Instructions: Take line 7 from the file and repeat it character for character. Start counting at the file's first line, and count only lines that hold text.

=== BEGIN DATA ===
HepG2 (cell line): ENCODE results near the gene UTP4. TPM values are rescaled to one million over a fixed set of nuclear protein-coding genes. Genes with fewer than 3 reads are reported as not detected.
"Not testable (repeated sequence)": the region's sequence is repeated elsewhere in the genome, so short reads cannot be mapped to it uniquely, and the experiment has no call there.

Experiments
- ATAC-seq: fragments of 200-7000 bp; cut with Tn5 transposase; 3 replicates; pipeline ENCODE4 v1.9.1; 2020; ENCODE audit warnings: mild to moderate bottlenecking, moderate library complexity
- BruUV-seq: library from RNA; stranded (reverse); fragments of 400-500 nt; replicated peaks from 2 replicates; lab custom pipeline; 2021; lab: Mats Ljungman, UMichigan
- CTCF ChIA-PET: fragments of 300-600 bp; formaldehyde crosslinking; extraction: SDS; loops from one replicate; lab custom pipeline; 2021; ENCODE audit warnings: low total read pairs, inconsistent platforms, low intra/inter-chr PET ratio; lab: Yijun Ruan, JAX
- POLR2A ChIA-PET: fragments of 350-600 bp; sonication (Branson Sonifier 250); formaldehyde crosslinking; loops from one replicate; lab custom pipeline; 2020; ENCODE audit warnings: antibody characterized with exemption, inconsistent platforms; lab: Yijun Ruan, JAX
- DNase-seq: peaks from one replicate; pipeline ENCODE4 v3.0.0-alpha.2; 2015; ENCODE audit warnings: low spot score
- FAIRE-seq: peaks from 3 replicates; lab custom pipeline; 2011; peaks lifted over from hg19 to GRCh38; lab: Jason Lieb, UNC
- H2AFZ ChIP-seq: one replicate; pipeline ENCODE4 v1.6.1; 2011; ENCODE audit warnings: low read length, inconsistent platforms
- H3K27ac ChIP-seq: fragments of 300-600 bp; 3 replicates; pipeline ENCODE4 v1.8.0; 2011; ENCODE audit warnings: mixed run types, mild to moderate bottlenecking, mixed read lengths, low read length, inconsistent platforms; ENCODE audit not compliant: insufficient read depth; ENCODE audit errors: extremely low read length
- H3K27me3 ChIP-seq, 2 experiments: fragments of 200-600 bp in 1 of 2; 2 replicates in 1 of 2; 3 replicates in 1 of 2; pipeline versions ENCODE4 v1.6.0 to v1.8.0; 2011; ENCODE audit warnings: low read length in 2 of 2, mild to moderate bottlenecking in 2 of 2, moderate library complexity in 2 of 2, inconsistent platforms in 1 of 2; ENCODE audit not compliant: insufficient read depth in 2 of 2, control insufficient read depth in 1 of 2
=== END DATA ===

- POLR2A ChIA-PET: fragments of 350-600 bp; sonication (Branson Sonifier 250); formaldehyde crosslinking; loops from one replicate; lab custom pipeline; 2020; ENCODE audit warnings: antibody characterized with exemption, inconsistent platforms; lab: Yijun Ruan, JAX